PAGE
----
As I write this, it’s raining outside and melting the snow we got earlier this week. Raining. In February. I don’t know what’s worse, the gloomy slop outside or the people in my Facebook feed who cheer every time it does actually snow. And while I know there are those out there who do a little jig at the thought of pristine white landscapes and inches of fresh powder, especially given we have had so little of it this year, do you know what I think? Blaaah. I’m so over it, kids. Give me a hot rock to lay on like a lizard and I’ll leave winter to all the rest of the self-respecting Canadians out there who won’t wait for a warmer day. Last I heard they’re all over in Crazy Town, ice fishing, and commenting on how brisk the horizontal snow is.
Actually, I am being a little dramatic. This winter has been a remarkably mild one, and I suppose I should be thankful, but as you can tell you might as well stick a fork in me ’cause, baby I’m done. I am not a fan of winter, and as always happens at this time of year I am stuck smack in the middle of the winter blahs. It’s a predictable cycle which probably has to do with lack of sunshine and green growing things, and I know that sometime during February my last nerve is going to start humming like an over-taught piano wire and it’s time to take a break. Last week I spent wallowing in the comforts of home, and I needed it. I baked. I napped. I baked, took stuff to friends, then napped. I flipped though seed catalogues and old pictures, hatched new plans and came out the other side feeling like something resembling a human being.
Part of my sloth-like wallows and plan-hatching involved some serious consideration about when and how I can get my butt back to Germany. As some of my regular readers know, my very best bestie Frau Sperrmüllmöbelstück (seriously? You realize what happens if I short form that, right? ) lives there, along with her husband Heppy and daughter Rosebud. Rosebud also happens to be my god-daughter, and in my completely objective and unbiased opinion is the smartest baby in the history of baby-making and will be Prime Minister of the world some day. Just so you know.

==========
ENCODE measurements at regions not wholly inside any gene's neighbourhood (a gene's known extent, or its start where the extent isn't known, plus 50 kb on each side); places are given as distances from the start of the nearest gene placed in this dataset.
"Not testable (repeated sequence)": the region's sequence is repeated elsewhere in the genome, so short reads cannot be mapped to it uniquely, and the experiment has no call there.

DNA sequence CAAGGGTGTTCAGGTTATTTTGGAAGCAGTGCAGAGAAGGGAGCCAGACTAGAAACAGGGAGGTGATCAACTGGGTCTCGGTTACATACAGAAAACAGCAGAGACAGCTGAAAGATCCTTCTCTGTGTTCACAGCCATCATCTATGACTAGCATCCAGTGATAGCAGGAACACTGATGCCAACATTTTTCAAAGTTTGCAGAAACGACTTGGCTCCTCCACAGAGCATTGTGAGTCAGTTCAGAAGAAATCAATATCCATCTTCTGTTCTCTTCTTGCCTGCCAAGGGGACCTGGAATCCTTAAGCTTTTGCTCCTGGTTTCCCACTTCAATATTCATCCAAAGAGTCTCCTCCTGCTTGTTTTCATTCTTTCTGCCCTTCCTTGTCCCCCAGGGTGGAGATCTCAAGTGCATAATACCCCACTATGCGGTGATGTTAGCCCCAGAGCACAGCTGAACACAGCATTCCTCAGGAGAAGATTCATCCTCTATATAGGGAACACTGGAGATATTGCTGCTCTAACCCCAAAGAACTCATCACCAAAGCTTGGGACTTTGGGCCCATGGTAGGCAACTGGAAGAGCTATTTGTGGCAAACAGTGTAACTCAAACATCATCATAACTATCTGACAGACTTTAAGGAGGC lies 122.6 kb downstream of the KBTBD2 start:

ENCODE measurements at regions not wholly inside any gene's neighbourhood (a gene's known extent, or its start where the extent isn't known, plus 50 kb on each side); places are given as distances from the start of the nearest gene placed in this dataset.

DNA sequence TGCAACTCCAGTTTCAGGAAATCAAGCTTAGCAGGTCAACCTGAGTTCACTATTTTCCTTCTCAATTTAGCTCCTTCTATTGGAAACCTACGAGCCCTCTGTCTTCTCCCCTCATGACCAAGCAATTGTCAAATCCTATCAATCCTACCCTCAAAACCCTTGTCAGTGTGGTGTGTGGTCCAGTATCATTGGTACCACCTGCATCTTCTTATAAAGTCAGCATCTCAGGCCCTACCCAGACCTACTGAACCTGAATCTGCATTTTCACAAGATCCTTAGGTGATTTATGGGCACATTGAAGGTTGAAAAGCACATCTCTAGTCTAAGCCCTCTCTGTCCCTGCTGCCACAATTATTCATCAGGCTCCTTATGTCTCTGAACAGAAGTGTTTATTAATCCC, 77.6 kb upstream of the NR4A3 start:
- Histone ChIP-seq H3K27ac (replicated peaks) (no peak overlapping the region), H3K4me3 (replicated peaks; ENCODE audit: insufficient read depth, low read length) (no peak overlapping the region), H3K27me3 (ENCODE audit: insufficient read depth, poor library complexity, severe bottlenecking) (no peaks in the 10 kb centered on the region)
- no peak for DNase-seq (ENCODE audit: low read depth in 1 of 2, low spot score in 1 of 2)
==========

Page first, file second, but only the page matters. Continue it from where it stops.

All this Germanic day dreaming got me in the mood for some good German food, and what does a cooped-up Canadian gal on a (really) tight budget do? Why, she makes spätzle, of course. Spätzle is one of those things that, if you’re into it, people tend to have some very definite opinions about. When I was looking around for some video for this post I came across post after post of people arguing about every teeny tiny aspect of the stuff. How to make the spätzle. How to eat the spätzle. How to pronounce “the spätzle” with accompanying indignant videos. I don’t know why anyone would get so uptight about a bunch of egg noodles, but it was pretty funny all the same. And, no, I am not going to tell you how to pronounce it. The last thing I need is a bunch of angry spätzlemeisters flaming me.
Anyway, take away all the mystique around it and spätzle is just a type of egg noodle, nothing more. I thought it deserved a mention here on the blog for a number of reasons: